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Keratoconus is a degenerative eye disease that causes the cornea to gradually deteriorate and develop an abnormal, cone-like shape. The condition usually affects both eyes and progresses over a span of 10 years or longer. According to the Mayo Clinic, keratoconus is more common in younger people between the ages of 10 and 25. The cause of keratoconus is unknown, but it tends to run in families. The risk of developing keratoconus is higher for people with other eye conditions and/or congenital diseases, such as Down syndrome and bone and connective tissue disorders. If you are experiencing rapid vision loss, consult a board-certified ophthalmologist, as keratoconus usually can be diagnosed with a routine eye exam.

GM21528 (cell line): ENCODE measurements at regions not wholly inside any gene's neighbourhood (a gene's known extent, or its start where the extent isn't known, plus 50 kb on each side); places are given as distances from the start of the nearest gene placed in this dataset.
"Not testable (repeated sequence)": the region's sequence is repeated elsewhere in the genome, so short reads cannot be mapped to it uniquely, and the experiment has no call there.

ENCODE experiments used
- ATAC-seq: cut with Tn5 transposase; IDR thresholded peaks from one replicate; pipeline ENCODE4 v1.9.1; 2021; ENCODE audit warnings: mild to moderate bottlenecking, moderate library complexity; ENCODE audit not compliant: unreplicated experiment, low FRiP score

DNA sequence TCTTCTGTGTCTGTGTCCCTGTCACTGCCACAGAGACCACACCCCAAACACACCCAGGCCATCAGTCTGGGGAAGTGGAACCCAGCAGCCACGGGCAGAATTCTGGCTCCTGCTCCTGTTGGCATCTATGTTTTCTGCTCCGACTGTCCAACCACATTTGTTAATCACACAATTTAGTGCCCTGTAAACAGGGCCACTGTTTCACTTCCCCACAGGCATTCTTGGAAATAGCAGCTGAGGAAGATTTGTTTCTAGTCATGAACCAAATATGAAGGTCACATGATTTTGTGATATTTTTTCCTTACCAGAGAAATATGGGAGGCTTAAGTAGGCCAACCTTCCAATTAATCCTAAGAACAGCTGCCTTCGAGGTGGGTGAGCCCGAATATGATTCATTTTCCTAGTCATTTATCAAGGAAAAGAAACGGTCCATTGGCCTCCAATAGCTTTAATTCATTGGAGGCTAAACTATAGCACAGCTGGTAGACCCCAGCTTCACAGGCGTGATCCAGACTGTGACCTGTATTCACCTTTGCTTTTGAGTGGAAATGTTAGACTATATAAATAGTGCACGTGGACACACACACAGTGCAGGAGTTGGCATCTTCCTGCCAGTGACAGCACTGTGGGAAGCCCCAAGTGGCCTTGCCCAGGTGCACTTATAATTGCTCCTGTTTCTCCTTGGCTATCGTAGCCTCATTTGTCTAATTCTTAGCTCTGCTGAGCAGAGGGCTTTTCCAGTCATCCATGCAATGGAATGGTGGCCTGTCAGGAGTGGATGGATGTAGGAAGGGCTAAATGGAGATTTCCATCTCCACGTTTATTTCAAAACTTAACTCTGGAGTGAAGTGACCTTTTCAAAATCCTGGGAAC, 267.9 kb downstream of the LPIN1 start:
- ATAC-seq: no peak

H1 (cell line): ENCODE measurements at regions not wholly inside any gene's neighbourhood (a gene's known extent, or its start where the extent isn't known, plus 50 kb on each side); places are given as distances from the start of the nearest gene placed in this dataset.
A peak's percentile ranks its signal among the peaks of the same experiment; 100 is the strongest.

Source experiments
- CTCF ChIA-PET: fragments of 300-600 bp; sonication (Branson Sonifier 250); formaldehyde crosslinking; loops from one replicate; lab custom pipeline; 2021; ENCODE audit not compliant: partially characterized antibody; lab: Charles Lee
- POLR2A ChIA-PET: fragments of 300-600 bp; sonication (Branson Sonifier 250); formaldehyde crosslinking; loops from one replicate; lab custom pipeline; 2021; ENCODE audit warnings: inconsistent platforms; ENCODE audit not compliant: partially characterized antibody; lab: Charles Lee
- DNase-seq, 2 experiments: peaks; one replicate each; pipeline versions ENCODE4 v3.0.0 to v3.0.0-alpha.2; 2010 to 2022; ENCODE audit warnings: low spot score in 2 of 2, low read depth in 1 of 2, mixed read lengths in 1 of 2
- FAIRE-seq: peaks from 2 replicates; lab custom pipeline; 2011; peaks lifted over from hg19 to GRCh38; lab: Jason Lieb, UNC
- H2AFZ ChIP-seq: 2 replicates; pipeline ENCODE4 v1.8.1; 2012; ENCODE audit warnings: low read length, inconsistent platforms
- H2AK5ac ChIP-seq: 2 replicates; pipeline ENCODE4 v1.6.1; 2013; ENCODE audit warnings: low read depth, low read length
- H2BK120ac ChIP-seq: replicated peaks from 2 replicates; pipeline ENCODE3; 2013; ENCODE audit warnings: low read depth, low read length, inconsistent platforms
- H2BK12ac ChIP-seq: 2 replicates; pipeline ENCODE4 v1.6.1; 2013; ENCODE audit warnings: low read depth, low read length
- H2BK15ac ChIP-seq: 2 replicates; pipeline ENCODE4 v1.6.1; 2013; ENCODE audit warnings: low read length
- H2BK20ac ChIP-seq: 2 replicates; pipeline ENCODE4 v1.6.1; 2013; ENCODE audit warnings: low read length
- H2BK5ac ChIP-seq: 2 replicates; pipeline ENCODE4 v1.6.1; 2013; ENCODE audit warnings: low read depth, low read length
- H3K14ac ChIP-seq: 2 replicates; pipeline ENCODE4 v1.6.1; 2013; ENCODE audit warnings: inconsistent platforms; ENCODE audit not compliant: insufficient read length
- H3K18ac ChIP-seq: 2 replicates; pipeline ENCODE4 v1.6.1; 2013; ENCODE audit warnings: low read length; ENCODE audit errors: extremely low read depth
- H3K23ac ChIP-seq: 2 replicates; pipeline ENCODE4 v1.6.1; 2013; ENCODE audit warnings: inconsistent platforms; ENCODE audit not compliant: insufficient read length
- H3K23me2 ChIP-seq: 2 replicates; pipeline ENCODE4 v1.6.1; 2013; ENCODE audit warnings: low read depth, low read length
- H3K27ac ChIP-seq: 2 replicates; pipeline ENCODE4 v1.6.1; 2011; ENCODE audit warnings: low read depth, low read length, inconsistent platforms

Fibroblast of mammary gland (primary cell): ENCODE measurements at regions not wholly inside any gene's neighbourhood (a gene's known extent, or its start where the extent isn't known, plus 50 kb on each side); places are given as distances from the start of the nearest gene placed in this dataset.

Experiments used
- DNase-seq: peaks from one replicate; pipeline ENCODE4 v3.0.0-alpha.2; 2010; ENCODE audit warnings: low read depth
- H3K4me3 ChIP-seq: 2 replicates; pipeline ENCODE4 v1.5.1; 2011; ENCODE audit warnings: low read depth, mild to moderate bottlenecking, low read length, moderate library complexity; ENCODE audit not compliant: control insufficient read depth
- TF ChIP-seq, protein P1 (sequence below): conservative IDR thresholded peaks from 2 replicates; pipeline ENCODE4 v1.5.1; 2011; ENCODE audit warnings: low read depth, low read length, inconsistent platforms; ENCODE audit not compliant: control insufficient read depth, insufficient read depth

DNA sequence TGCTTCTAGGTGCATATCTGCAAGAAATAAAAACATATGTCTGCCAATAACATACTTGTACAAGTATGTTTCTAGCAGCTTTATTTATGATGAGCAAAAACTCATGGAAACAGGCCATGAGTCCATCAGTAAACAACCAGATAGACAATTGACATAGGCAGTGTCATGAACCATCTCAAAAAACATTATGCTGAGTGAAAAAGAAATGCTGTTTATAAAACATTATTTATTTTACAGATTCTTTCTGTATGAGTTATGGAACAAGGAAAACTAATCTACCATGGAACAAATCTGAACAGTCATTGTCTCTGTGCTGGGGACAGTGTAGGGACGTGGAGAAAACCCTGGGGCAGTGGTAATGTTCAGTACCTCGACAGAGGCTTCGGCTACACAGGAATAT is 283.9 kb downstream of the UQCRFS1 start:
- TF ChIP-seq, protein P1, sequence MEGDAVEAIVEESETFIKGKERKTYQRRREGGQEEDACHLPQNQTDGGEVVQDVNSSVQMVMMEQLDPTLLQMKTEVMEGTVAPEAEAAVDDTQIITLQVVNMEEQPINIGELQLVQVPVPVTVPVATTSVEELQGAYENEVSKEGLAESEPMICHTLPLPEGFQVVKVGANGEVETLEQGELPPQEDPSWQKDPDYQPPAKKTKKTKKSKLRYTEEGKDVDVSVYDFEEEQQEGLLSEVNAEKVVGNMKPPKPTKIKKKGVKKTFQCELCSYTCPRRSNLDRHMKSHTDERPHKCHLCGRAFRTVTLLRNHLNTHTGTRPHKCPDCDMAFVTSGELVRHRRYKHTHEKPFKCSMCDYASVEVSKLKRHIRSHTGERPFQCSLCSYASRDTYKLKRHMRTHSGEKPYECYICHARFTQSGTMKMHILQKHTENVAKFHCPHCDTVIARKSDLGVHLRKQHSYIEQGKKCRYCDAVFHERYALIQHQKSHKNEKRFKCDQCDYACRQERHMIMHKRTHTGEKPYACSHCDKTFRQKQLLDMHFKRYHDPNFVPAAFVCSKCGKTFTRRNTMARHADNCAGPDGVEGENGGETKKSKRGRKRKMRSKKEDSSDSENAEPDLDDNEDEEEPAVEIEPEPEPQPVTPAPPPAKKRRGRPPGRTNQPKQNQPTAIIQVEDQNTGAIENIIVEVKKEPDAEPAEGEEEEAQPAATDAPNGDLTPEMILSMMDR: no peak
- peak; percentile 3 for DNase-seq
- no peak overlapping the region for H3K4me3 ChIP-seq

Signs and symptoms
Keratoconus worsens as the disease advances over time. Common signs and symptoms include:
- Blurred or distorted vision
- Progressive nearsightedness
- Increased sensitivity to light
- Difficulty seeing at night
- Frequent changes in eyeglass prescriptions
- Abnormal curvature or bulging of the cornea (astigmatism)
In advanced stages, keratoconus can trigger a sudden corneal rupture, resulting in a visible clouding of vision and in some cases, a complete whiteout of the eye.
Specialized contact lenses may be used for people with early-stage keratoconus. Those with late-stage keratoconus, however, often require a corneal implant or corneal transplant combined with a procedure called cross-linking, which strengthens and stabilizes the cornea to prevent further astigmatism and vision loss.